Deeply nuanced in its exploration of the human condition, the poetry of Kwame Dawes encompasses the spiritual, the political, and the sensual as it insists upon both witness and celebration. Winner of the 2012 Barnes & Noble Writers for Writers Award, Dawes is known as a dynamic, electrifying, and generous poet. Duppy Conqueror joins a large selection of new work with the best of Dawes’s celebrated poetry from fifteen previous books. Deeply rooted in art and music, Dawes’s poems revel in language even as they reveal continuously reopened wounds. The many voices and moods gathered in Duppy Conqueror consistently remind the reader what it means to be a global citizen.
“It’s no surprise that the author of the best book on Bob Marley’s lyrics is also a great poet. Dawes’s verse has an expressive power and lyric resonance that can be attributed to a transatlantic consciousness weaned on the spiritual sources of reggae. Over several decades, the Ghanaian-born, Jamaican-raised poet, educator, editor, novelist and playwright (who now lives in America and has strong ties to Britain) has written some sixteen books of poetry. This collection, named for a Marley song, gathers Dawes’s best work and represents his most substantial publication to date in the United States.” —The New York Times Book Review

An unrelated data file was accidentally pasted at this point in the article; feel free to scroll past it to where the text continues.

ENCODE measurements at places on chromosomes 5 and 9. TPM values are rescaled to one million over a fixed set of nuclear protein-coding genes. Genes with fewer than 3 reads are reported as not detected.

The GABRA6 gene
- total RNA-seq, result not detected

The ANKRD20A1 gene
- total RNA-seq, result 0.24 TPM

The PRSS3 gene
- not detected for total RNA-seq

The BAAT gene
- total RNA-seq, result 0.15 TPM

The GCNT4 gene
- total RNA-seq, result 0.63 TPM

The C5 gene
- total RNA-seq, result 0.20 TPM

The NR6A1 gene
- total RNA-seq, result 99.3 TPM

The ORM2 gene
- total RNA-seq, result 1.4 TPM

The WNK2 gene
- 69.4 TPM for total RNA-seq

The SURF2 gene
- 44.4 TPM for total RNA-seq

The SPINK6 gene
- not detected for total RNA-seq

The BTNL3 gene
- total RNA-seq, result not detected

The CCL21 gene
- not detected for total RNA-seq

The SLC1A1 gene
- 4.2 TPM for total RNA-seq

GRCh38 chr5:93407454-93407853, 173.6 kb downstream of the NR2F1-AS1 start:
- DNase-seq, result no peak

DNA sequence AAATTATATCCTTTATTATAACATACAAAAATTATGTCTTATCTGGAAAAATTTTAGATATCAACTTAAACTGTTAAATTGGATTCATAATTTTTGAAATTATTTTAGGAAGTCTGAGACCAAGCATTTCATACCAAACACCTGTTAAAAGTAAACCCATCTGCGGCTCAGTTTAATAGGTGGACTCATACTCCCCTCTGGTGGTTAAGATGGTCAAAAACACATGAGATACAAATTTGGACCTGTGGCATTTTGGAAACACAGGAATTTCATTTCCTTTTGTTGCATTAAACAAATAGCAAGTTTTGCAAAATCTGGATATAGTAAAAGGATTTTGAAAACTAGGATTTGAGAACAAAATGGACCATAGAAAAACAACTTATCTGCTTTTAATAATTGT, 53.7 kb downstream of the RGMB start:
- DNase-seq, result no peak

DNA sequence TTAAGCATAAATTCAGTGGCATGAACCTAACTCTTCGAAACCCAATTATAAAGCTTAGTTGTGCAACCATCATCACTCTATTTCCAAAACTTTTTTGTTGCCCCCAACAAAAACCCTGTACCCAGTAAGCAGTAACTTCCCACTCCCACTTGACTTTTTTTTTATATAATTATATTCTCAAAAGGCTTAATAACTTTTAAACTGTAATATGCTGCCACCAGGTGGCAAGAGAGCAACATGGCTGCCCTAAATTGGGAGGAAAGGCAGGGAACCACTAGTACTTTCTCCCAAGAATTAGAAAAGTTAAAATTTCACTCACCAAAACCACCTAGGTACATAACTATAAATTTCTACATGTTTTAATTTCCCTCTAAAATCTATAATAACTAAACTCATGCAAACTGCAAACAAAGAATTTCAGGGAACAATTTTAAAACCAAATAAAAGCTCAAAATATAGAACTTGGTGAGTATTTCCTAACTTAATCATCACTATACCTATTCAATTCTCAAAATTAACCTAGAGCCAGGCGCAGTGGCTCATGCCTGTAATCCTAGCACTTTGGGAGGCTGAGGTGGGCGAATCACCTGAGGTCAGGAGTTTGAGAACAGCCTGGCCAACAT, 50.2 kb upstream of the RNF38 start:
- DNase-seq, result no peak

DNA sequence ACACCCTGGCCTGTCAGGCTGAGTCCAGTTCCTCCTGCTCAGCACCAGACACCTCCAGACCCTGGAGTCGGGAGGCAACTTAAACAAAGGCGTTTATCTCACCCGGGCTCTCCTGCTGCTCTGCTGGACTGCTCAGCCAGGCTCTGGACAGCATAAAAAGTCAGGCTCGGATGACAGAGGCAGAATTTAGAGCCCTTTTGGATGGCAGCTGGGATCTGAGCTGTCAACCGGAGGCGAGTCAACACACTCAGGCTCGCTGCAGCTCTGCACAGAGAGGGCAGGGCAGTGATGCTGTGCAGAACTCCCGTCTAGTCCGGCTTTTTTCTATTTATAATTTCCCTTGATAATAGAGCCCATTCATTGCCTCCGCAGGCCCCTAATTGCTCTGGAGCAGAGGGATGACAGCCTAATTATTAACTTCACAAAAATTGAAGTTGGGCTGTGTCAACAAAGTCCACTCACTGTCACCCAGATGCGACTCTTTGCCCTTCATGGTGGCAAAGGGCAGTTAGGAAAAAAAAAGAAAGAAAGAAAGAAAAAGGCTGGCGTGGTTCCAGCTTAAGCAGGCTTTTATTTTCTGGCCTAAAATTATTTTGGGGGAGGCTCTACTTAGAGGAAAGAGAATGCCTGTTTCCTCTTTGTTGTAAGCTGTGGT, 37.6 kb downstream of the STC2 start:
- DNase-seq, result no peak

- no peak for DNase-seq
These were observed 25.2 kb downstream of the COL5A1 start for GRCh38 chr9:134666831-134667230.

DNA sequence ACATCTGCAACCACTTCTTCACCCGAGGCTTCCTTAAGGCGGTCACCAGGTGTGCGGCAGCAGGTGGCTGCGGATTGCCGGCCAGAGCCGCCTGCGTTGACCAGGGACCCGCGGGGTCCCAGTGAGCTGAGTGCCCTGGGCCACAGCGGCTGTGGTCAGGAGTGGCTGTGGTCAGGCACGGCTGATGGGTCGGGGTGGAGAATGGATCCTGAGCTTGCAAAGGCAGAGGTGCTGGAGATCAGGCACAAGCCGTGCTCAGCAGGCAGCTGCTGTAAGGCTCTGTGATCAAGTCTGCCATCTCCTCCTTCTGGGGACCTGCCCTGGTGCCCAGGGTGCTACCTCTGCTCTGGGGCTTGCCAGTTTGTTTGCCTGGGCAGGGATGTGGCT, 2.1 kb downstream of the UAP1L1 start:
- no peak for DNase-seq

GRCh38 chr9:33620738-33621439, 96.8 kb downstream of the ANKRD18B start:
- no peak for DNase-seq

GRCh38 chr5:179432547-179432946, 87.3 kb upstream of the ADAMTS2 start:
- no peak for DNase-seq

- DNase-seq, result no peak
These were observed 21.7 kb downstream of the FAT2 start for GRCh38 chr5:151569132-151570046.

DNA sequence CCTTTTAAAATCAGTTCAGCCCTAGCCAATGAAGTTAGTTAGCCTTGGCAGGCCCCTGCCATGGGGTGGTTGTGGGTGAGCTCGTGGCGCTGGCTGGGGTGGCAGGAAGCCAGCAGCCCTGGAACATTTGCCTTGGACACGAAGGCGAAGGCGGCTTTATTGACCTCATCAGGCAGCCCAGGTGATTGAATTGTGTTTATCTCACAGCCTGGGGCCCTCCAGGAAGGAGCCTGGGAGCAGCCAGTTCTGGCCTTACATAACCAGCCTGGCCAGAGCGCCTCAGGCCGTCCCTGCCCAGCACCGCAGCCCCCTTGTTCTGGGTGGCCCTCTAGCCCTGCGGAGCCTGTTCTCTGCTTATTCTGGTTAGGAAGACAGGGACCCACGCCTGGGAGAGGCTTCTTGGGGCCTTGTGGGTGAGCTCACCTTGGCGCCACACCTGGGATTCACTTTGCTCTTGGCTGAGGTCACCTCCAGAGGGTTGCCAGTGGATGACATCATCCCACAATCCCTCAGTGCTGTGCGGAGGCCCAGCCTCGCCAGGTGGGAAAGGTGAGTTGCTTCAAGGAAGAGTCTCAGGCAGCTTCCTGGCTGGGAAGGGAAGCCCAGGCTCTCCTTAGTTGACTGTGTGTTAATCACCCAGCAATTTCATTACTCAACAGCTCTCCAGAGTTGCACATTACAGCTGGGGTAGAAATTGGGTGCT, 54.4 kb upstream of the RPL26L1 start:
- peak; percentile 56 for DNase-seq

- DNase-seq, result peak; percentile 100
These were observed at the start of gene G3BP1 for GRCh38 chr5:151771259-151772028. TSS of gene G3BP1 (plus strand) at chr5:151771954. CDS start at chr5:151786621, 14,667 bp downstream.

“Raised in Jamaica, Dawes takes some of his cues, and this book’s title, from reggae music. But his voice in these long and short poems and sequences selected from each of his many books, which began appearing in the mid-1990s, is crystal clear, accessible and serious, mixing a timeless myth-making energy with a strong contemporary conscience…” —National Public Radio
“[Dawes’s] 16th book of verse in just twenty years… reveals a writer syncretic, effusive, affectionate, alert to familial joys, but also sensitive to history, above all to the struggles of African diasporic history—the Middle Passage, sharecropper-era South Carolina, the Kingston of Bob Marley, whose song gives this big book its title. Dawes is at home with cityscape and seascape, patois and transatlantic tradition.” —Publishers Weekly
“Kwame Dawes is one of the most important writers of his generation who has built a mighty and lasting body of work.” —Elizabeth Alexander
“The notion of a reggae aesthetic—of the language moving to a different rhythm, under different kinds of pressure… underpins all Dawes’s work as poet. It is, in part, what has established the distinctive voice in his poetry.” —Stewart Brown